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Indonesia: Move to Reduce GHG Emissions from Deforestation and Forest Degradation

(Mar. 20, 2009) It was reported on March 4, 2009, that Indonesia has submitted an application to join the World Bank's Forest Carbon Partnership Facility [FCPF]. The goal of the FCPF is to help developing countries “design and create projects” under the U.N.-supported Reduced Emissions from Deforestation and Degradation scheme, or REDD. Participation in the scheme “could eventually earn poorer nations billions of dollars a year by protecting their forests.” (David Fogarty, Indonesia Applies for World Bank Forest CO2 Scheme, REUTERS, Mar. 4, 2009, available at REDD may become part of a more comprehensive climate treaty that will succeed, from 2013, the Kyoto Protocol. About 20 percent of world-wide greenhouse gas emissions (GHGs) are attributable to deforestation and forest degradation; the latter accounts for 80 percent of Indonesia's GHGs. (Id.)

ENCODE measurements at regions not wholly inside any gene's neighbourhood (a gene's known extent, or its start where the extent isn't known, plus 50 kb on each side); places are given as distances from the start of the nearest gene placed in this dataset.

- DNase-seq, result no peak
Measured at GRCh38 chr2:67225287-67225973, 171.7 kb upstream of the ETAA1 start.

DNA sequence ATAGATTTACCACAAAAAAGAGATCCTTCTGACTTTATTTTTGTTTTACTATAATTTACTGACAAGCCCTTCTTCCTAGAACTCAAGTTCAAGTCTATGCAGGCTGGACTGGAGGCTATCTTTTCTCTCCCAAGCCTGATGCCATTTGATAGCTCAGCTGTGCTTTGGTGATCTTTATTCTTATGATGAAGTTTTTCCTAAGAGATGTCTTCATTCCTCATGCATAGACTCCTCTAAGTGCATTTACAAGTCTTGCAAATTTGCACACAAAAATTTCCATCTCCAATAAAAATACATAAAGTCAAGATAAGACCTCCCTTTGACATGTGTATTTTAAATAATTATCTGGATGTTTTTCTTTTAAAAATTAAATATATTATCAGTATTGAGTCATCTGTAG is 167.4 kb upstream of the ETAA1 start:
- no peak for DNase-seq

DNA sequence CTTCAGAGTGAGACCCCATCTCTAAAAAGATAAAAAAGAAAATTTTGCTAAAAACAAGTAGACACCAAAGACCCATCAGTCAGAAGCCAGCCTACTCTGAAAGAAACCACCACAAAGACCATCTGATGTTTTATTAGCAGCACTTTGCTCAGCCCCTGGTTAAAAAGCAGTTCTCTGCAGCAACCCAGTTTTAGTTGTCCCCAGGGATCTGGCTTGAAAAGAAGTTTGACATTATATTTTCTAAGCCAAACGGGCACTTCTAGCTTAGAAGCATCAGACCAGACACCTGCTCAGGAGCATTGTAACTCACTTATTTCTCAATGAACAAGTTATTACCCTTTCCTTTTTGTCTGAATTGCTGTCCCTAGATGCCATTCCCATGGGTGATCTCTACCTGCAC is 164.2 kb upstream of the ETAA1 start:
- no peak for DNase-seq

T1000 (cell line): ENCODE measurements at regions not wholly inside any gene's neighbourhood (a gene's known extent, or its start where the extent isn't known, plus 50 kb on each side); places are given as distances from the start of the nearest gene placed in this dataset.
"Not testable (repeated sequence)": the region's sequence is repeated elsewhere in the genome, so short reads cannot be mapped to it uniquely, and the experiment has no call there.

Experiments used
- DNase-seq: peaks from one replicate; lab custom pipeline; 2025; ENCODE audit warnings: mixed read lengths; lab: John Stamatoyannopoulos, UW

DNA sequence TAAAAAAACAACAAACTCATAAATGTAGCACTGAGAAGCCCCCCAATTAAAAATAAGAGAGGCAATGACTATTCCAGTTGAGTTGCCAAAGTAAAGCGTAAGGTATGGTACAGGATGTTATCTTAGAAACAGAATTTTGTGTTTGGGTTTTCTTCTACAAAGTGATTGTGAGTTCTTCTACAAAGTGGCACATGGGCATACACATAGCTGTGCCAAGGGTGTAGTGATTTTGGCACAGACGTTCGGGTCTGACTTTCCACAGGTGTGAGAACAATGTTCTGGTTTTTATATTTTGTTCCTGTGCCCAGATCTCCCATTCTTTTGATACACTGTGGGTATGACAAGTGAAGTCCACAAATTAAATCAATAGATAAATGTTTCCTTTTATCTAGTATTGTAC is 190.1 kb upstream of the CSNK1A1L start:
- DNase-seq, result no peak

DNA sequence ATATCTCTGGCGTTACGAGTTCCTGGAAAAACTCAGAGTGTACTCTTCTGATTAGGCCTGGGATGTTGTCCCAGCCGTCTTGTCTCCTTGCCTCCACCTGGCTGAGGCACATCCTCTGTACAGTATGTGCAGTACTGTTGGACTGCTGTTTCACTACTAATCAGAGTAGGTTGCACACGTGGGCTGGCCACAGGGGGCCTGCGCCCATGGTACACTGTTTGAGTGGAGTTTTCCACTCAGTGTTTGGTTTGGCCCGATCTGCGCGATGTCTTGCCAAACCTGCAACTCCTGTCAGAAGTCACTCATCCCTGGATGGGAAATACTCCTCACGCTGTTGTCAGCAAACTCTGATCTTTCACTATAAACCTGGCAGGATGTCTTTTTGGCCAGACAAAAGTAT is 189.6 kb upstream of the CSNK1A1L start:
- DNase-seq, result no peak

Indonesia is the largest country to join FCPF/REDD to date and “among the most crucial … given the size of the country's remaining forests as well as the rapid rate at which they have been lost.” (Id.) The government is formulating new forestry regulations in connection with REDD that may be issued by mid-2009. According to the World Bank, about 20 REDD projects are underway in Indonesia, which “has become a leader in developing rules governing the scheme.” (Id.) A 2007 report by the World Bank and the U.K. Department for International Development pointed out that Indonesia “has become one of the three largest emitters of greenhouse gases in the world …largely due to the significant release of carbon dioxide from deforestation” (illustrated in a chart comparing GHG emissions from energy, agriculture, forestry, and waste of the United States, China, Indonesia, Brazil, Russia, and India). (Indonesia and Climate Change: Working Paper on Current Status and Policies 1 (Mar. 2007), available at